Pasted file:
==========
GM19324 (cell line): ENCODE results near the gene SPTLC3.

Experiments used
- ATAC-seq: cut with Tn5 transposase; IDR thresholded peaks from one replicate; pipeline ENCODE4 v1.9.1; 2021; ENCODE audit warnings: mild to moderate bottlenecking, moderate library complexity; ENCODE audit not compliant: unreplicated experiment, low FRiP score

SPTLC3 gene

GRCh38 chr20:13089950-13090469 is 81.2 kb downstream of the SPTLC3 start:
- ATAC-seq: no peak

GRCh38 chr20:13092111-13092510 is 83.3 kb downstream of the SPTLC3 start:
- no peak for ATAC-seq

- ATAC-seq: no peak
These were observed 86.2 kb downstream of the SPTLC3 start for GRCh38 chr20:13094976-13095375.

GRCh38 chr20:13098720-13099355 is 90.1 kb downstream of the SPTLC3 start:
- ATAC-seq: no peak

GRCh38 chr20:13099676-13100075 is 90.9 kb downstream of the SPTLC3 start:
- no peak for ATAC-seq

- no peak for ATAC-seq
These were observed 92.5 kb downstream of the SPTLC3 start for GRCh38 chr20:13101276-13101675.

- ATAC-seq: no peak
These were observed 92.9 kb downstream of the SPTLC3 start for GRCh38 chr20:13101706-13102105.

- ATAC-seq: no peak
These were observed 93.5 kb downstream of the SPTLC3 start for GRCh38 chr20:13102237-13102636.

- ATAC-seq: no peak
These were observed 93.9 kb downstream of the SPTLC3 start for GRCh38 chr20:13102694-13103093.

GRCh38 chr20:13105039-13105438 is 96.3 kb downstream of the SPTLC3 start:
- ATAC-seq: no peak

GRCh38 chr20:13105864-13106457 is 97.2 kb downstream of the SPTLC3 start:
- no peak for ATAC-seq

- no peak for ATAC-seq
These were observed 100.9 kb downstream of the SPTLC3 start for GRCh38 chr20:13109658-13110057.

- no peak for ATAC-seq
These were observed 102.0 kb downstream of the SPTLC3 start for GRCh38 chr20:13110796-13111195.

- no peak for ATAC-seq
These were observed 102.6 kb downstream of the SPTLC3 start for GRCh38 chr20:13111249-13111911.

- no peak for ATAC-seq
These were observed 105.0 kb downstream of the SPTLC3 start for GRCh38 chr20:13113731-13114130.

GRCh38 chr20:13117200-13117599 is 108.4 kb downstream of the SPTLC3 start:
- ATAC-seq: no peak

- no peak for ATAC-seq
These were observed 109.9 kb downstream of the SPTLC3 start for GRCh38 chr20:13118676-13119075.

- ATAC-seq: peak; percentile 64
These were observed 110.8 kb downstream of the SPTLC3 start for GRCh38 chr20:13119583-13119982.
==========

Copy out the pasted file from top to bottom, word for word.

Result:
GM19324 (cell line): ENCODE results near the gene SPTLC3.

Experiments used
- ATAC-seq: cut with Tn5 transposase; IDR thresholded peaks from one replicate; pipeline ENCODE4 v1.9.1; 2021; ENCODE audit warnings: mild to moderate bottlenecking, moderate library complexity; ENCODE audit not compliant: unreplicated experiment, low FRiP score

SPTLC3 gene

GRCh38 chr20:13089950-13090469 is 81.2 kb downstream of the SPTLC3 start:
- ATAC-seq: no peak

GRCh38 chr20:13092111-13092510 is 83.3 kb downstream of the SPTLC3 start:
- no peak for ATAC-seq

- ATAC-seq: no peak
These were observed 86.2 kb downstream of the SPTLC3 start for GRCh38 chr20:13094976-13095375.

GRCh38 chr20:13098720-13099355 is 90.1 kb downstream of the SPTLC3 start:
- ATAC-seq: no peak

GRCh38 chr20:13099676-13100075 is 90.9 kb downstream of the SPTLC3 start:
- no peak for ATAC-seq

- no peak for ATAC-seq
These were observed 92.5 kb downstream of the SPTLC3 start for GRCh38 chr20:13101276-13101675.

- ATAC-seq: no peak
These were observed 92.9 kb downstream of the SPTLC3 start for GRCh38 chr20:13101706-13102105.

- ATAC-seq: no peak
These were observed 93.5 kb downstream of the SPTLC3 start for GRCh38 chr20:13102237-13102636.

- ATAC-seq: no peak
These were observed 93.9 kb downstream of the SPTLC3 start for GRCh38 chr20:13102694-13103093.

GRCh38 chr20:13105039-13105438 is 96.3 kb downstream of the SPTLC3 start:
- ATAC-seq: no peak

GRCh38 chr20:13105864-13106457 is 97.2 kb downstream of the SPTLC3 start:
- no peak for ATAC-seq

- no peak for ATAC-seq
These were observed 100.9 kb downstream of the SPTLC3 start for GRCh38 chr20:13109658-13110057.

- no peak for ATAC-seq
These were observed 102.0 kb downstream of the SPTLC3 start for GRCh38 chr20:13110796-13111195.

- no peak for ATAC-seq
These were observed 102.6 kb downstream of the SPTLC3 start for GRCh38 chr20:13111249-13111911.

- no peak for ATAC-seq
These were observed 105.0 kb downstream of the SPTLC3 start for GRCh38 chr20:13113731-13114130.

GRCh38 chr20:13117200-13117599 is 108.4 kb downstream of the SPTLC3 start:
- ATAC-seq: no peak

- no peak for ATAC-seq
These were observed 109.9 kb downstream of the SPTLC3 start for GRCh38 chr20:13118676-13119075.

- ATAC-seq: peak; percentile 64
These were observed 110.8 kb downstream of the SPTLC3 start for GRCh38 chr20:13119583-13119982.